Bleak, grey and depressing spy story set in the 1960s. Not a martini or Aston Martin in sight.
I’m going to have difficulty with this review, because this book left a bad taste in my mouth. Not through any fault in the style, narrative or story. It was fully the novel’s intent to leave the reader feeling uncomfortable and out in the cold.
This is not a book to read for simple enjoyment. It’s a damn good book, though. Like many of the classic books from the middle of the 20th century – it’s shorty. It gets in, gets the job done, and gets out again. No wasted words. No spare subplots. No padding to produce the publisher’s preferred page count.
The job that this book gets done is to paint a bleak picture of the state of the Cold War in the 1960s and the espionage games that were played across the top of the Berlin Wall. The games are futile. The good guys don’t win because there are no good guys.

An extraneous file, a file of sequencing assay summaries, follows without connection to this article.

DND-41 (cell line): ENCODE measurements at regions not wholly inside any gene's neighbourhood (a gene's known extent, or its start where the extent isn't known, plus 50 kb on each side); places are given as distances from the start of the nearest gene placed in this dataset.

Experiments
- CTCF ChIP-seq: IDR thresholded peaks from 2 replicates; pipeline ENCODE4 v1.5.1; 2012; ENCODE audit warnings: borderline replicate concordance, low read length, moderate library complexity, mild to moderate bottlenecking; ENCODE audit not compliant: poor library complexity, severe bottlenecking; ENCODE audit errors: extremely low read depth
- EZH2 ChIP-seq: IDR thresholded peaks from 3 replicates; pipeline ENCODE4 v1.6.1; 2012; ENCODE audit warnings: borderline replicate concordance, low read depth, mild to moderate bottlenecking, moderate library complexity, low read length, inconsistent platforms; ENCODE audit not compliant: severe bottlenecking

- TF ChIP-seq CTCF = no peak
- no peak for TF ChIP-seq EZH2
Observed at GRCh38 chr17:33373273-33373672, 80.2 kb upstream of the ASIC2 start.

All of the characters are so unvarnishedly human that they are hard to like. Even Leamas, that main character, is not very sympathetic, because he is drawn as a man who has been out in the cold (i.e been a spy) so long that you can believe that all human warmth and compassion has been frozen out of him.
I liked: The insight the book provided me into a period in the recent history.
I disliked: The omniscient point of view.
Would I read it again? No. The experience would be different the second time around. The reader’s freshness gives the book its impact.
Would I recommend to a friend? Yes. A necessary classic.
What did you think of this book? Let me know in the comments.